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post #991 of 1367 Old 04-28-2014, 03:54 PM - Thread Starter
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Originally Posted by thxman View Post

I hope they don't do that. I'd rather it just cost more upfront. I don't know what level of processing power is needed, but it seems that it can't be that much compared where we are with today's tech.
I think the main issue is the bandwidth and file size.

When it comes to playback hardware, it will be scalable. For example, using the "core plus extension" model, the core will carry a complete soundtrack (say, 7.1). This is required for backward compatibility and standards compliance.

In addition we have a bunch of objects in the extension packet. In the best case, the AVR (or whatever) decodes and renders all of them. In the worst case, it ignores all of them. Either way, the entire soundtrack is heard, only the spatial properties differ.

If an AVR can handle x number of objects, and the content has >x, some will just remain in the 7.1 speakers.

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post #992 of 1367 Old 04-28-2014, 04:05 PM
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Originally Posted by sdurani View Post

Except AVR manufacturers are not mapping channels to particular locations, the way Roger described, but instead channels are simply sent to their speaker outputs. If object-based audio turns out to be their excuse to start doing so, then that will be an improvement over the current state.

So we will be seeing AVRs that exactly know where the user has put his speakers?
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Originally Posted by sdurani View Post

"WE" aren't reducing object-based audio to a single benefit, YOU are doing that by dismissing all the other benefits that are mentioned.

All those "other benefits" are tied to the same simple thing I doubt is going to happen: someone spending money on remixing all theatrical Atmos movies so all dialog is lifted from the bed and mixed into objects. But maybe your crystal ball works better than mine?

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post #993 of 1367 Old 04-28-2014, 04:09 PM
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Originally Posted by sdurani View Post

My comments in this thread aren't shaping how object-based audio will be delivered to us consumers but instead merely speculating on what might be delivered.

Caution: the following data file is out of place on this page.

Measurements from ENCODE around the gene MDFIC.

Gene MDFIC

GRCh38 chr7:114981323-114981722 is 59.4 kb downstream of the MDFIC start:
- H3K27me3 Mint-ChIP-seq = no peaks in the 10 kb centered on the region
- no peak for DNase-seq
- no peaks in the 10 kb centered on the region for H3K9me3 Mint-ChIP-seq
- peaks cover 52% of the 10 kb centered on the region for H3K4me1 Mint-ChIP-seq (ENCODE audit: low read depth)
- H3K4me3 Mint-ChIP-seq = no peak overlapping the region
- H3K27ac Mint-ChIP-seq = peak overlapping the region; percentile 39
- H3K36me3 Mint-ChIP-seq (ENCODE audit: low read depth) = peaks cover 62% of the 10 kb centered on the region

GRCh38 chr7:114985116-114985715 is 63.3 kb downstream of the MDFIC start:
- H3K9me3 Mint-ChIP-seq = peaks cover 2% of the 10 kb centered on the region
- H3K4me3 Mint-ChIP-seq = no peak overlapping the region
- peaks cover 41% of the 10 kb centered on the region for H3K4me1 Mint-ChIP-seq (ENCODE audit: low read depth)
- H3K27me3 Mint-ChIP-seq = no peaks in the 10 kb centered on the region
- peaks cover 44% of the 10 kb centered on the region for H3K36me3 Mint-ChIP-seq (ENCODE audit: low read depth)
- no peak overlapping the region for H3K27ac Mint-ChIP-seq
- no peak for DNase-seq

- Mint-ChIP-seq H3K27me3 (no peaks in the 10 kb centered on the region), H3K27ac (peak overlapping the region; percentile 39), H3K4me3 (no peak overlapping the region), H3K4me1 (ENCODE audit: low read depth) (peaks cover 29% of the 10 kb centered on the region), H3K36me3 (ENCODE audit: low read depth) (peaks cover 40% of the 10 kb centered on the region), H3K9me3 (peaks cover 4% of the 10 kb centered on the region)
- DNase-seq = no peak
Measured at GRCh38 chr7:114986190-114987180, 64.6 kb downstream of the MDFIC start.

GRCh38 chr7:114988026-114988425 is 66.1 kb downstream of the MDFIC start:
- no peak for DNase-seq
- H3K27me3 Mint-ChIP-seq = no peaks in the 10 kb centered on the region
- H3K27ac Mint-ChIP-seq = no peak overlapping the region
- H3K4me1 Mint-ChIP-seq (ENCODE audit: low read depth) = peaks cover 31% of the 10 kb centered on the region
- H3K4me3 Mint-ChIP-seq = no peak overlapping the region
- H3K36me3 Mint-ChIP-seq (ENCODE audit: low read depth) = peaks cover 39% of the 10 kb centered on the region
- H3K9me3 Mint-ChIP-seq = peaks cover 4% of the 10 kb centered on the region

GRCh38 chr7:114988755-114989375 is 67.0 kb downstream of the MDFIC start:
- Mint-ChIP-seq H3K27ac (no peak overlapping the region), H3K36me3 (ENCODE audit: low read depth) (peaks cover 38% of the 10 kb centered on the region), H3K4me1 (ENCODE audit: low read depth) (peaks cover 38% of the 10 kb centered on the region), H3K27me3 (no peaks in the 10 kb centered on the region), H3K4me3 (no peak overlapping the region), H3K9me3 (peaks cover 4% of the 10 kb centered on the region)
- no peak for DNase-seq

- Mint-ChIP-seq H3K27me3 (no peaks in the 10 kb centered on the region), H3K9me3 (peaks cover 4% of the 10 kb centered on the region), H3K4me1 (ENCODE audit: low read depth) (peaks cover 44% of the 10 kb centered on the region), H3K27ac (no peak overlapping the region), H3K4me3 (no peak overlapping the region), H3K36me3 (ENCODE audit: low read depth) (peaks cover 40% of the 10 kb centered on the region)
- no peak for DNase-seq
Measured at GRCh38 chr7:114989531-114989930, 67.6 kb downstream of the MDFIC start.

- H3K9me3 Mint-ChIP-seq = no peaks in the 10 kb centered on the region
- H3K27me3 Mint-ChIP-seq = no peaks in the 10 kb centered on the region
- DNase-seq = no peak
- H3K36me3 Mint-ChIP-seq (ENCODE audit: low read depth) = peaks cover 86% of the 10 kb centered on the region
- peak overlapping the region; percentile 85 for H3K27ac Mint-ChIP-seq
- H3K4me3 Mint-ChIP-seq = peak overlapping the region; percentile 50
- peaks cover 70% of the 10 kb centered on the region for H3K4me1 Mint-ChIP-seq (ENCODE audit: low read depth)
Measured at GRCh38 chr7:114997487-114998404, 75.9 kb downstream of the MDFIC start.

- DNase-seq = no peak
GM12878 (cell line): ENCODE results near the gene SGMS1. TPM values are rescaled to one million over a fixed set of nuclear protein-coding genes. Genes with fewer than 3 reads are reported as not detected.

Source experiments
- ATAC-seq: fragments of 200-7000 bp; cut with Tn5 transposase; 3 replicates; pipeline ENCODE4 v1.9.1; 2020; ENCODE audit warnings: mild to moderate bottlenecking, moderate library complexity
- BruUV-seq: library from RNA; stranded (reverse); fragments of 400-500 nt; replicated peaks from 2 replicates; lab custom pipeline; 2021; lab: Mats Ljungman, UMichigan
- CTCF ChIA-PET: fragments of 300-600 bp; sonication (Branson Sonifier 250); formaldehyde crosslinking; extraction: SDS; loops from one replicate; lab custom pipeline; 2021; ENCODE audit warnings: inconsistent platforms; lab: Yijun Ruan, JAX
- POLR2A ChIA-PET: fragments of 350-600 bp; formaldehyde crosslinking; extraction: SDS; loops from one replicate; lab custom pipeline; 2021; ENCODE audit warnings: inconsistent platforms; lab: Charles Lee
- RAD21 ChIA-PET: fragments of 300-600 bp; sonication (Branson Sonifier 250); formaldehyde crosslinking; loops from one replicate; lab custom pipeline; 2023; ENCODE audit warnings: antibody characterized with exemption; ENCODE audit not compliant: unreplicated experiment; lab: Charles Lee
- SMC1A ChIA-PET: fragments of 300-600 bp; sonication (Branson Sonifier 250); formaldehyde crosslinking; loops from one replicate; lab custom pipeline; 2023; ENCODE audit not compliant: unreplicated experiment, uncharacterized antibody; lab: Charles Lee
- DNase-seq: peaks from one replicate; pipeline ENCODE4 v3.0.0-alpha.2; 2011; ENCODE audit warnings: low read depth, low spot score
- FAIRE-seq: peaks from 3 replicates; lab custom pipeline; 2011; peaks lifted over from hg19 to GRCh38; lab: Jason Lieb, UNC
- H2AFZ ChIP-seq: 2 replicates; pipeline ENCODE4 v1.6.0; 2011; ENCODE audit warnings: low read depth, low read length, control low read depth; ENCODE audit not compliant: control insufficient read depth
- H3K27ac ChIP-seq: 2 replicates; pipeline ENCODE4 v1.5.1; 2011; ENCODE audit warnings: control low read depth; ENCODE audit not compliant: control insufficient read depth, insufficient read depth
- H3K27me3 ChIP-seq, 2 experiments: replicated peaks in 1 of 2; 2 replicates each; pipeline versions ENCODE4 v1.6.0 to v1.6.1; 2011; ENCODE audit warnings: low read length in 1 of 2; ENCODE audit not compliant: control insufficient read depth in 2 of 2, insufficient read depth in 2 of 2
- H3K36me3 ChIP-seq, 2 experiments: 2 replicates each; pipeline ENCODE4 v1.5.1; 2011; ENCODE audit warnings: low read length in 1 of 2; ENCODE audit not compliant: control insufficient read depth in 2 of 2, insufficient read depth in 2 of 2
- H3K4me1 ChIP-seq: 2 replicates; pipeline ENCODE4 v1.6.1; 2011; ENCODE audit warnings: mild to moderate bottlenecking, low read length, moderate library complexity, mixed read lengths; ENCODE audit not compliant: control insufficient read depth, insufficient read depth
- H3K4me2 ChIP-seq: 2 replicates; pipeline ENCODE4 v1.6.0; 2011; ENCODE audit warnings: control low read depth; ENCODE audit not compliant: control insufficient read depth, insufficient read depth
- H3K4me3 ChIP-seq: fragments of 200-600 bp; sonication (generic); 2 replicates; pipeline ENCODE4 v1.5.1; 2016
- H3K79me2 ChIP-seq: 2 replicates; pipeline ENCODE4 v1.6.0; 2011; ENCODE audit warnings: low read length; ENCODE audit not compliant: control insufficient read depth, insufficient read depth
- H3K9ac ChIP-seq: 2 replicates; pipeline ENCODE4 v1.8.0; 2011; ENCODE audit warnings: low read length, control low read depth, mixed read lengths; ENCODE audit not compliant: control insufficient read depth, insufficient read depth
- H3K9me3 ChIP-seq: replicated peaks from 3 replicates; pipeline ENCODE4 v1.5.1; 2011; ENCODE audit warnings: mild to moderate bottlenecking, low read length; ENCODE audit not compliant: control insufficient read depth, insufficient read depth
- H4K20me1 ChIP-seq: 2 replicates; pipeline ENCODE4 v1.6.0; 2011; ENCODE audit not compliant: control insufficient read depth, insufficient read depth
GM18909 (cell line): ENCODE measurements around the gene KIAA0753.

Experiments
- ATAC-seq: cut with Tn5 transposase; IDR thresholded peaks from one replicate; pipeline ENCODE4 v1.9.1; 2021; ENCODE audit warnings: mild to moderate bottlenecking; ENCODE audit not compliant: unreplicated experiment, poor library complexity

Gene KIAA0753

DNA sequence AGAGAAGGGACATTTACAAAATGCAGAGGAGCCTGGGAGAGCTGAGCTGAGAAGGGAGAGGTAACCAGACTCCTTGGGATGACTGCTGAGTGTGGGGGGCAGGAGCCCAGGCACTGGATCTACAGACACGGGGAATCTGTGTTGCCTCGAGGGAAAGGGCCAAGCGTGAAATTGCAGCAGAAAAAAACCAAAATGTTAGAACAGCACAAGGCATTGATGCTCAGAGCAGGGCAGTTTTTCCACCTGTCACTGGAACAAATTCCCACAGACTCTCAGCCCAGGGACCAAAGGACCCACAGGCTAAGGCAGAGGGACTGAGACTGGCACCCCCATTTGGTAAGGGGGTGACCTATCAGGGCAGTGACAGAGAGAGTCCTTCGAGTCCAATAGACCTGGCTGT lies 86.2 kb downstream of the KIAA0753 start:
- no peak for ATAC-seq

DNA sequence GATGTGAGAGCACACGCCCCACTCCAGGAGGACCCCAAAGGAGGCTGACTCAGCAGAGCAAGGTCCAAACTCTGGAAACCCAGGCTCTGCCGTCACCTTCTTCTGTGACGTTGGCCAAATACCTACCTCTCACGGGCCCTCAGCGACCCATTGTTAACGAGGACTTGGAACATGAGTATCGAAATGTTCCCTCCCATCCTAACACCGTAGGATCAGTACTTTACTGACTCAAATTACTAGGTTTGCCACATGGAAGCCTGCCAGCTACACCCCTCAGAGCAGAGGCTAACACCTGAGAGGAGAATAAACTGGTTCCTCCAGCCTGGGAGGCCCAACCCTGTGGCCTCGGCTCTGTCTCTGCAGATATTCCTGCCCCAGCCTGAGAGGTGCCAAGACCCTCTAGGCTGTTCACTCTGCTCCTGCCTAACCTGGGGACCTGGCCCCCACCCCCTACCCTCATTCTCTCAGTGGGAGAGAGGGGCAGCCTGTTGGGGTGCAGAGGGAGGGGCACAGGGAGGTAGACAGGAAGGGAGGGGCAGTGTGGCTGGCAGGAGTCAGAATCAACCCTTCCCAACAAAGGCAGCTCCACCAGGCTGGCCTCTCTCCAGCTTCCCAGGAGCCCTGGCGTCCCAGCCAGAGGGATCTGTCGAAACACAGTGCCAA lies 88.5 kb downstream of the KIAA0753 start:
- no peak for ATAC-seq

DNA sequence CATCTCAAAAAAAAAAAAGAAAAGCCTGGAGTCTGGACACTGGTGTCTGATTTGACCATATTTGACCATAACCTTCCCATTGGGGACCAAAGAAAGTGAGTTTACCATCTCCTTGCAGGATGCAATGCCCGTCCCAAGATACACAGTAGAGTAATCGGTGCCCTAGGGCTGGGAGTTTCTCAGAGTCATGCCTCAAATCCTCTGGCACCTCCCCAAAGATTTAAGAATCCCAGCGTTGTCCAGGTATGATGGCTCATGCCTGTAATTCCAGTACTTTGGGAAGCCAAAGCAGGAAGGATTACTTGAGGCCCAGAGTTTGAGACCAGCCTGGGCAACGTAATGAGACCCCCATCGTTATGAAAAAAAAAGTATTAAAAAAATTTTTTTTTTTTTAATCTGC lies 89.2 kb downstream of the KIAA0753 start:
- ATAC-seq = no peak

Your posts sound different. Maybe you're already speaking in audio objects I'm unable to process.

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post #994 of 1367 Old 04-28-2014, 04:09 PM
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Originally Posted by markus767 View Post

So we will be seeing AVRs that exactly know where the user has put his speakers?
All those "other benefits" are tied to the same simple thing I doubt is going to happen: someone spending money on remixing all theatrical Atmos movies so all dialog is lifted from the bed and mixed into objects. But maybe your crystal ball works better than mine?
Audyessy already knows that when it calibrates... So I would say yes.

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post #995 of 1367 Old 04-28-2014, 04:09 PM - Thread Starter
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Originally Posted by markus767 View Post

Are you guys aware that
Atmos is max. 118 objects. 10 channels are reserved for the 9.1 bed.
And I still don't see what the benefit of objects would be for a speaker layout <9.1. Downmixing channel-based audio is as bad as downmixing object-based audio. Nothing is gained.
Rendering is better than downmixing because when channels carry the same sound spread over 2 or more channels, they combine stronger electrically (coherent addition) then they do acoustically. Rendering maintains the original loudness of every object regardless of the number of speakers. Dowmixing cannot do that.
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post #996 of 1367 Old 04-28-2014, 04:11 PM
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Originally Posted by ellisr63 View Post

Audyessy already knows that when it calibrates... So I would say yes.